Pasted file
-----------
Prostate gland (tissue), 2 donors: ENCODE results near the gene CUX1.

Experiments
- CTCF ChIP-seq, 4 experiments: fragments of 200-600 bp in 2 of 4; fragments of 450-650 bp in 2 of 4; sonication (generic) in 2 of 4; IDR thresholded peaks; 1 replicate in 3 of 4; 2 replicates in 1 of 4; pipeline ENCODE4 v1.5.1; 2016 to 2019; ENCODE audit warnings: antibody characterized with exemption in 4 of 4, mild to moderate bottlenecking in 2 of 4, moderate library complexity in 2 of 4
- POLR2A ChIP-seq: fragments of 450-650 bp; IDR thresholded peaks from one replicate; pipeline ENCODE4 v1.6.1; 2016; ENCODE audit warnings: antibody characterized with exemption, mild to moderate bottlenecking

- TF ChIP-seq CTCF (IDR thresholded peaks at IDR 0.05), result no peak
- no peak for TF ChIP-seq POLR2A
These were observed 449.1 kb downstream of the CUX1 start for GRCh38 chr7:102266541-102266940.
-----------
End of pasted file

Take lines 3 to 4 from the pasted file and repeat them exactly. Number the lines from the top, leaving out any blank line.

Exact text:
- CTCF ChIP-seq, 4 experiments: fragments of 200-600 bp in 2 of 4; fragments of 450-650 bp in 2 of 4; sonication (generic) in 2 of 4; IDR thresholded peaks; 1 replicate in 3 of 4; 2 replicates in 1 of 4; pipeline ENCODE4 v1.5.1; 2016 to 2019; ENCODE audit warnings: antibody characterized with exemption in 4 of 4, mild to moderate bottlenecking in 2 of 4, moderate library complexity in 2 of 4
- POLR2A ChIP-seq: fragments of 450-650 bp; IDR thresholded peaks from one replicate; pipeline ENCODE4 v1.6.1; 2016; ENCODE audit warnings: antibody characterized with exemption, mild to moderate bottlenecking